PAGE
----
One of the main troubles at the Leeds United match in Paris was that the police could not get into the crowd, because in Europe they do not want to. They have a different approach from ours. They put all the spectators together, pen them up and say, in effect, "It is up to you. We are not coming in." That is not our approach. We attach great importance to the ability of the police to get in and out of the terraces when they want to. I should like to emphasise that point.
The second thing that I should like to emphasise comes under the headine of paragraph 17—Communications. Many of our sports clubs, particularly football clubs, have much to learn about means of communications at grounds. When some of our largest grounds are full it is almost impossible to hear a simple loudspeaker announcement. We shall expect clubs to have regular consultations with the police and, secondly, to install metering systems to control the numbers of people going into any one part of a ground. Most important, we shall expect an adequate public address system to be installed—one which is effective against the loud noise on sporting occasions.
There has been a suggestion from EUFA that we should have sliding gates at pitches. EUFA also wants fences round the pitches. We are not very attracted by fences. We much prefer the dry moat system, but if we are to have fences, because EUFA insists, we must insist that any fences should at least have sliding gates or, preferably gaps, manned by the police, and that at all times the right of access into and exit from the crowd be maintained for the police and security services.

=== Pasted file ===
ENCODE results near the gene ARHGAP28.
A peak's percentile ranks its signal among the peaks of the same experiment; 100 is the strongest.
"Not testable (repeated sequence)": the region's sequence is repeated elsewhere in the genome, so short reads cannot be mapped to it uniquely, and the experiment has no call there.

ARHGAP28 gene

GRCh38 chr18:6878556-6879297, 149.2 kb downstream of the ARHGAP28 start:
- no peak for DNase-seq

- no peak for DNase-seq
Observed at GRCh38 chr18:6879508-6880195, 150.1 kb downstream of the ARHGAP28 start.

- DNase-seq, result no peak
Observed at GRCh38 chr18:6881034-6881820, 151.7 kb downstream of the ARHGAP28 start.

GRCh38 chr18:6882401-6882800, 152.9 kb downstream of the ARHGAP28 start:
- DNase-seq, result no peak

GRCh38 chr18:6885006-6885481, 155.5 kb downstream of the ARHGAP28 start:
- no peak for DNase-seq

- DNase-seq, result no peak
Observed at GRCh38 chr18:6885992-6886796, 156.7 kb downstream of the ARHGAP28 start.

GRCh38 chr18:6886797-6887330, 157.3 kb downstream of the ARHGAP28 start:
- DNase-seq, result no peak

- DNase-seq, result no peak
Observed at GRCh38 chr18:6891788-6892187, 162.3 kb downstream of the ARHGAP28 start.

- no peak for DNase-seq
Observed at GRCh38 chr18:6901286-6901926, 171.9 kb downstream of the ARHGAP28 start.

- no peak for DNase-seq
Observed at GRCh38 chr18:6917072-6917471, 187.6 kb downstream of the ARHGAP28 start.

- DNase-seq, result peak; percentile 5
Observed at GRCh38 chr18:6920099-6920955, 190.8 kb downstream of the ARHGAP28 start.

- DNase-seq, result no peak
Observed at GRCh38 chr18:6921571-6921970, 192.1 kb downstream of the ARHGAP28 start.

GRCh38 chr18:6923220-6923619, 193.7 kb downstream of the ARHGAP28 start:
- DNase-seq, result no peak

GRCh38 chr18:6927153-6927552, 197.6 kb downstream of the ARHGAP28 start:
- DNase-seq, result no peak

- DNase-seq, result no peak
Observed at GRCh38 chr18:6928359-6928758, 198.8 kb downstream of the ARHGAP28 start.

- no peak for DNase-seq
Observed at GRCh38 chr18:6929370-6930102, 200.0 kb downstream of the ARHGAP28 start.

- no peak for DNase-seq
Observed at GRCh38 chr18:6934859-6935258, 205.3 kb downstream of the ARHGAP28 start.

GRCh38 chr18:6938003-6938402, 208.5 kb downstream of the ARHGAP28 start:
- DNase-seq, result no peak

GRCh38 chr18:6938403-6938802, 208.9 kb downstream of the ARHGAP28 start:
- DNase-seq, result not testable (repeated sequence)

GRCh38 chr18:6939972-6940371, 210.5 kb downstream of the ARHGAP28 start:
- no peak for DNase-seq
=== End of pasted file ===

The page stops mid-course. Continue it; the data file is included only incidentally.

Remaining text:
The hon. Member for Dumfries wanted to know whether these powers would still be exercised by the top-tier authorities in Scotland. The answer is "Yes". He also wanted to know when the Bill would be implemented. The answer is "As soon as it is on the statute book". We first have to consult and then to make an order. Wise clubs will immediately proceed to get on with the work, because we do not intend to have any delay.
I was asked whether there would be flexibility in the arrangements. We want the maximum flexibility, subject always to the over-riding consideration of public safety, which must come first.
The hon. Gentleman asked me about the proposed identity card issued by the National Association of Supporters' Clubs. I got my colleagues on the working party to consider the matter. The clubs do not like it, because of delay in examining the cards at the turnstiles. They feel that it would be impracticable. Nevertheless, we are considering, particularly for away matches, how travel tickets, grounds tickets, and such matters can be limited to genuine supporters—shareholders, season ticket holders or members of supporters' clubs. That sort of development would be a great help.
I should like to say a word about Hampden Park. The hon. Gentleman will know, because my hon. Friend the Under-Secretary of State for Scotland gave him an answer yesterday, that we have had the report on Hampden Park for only four weeks. There is a grave financial crisis facing the country, as the hon. Gentleman recognised. When the hon. Gentleman demands immediate implementation of the report at a cost of £15 million, he must be consistent, in terms of the restrictions on public expenditure that he and his right hon. Friends are urging on the Government from time to time.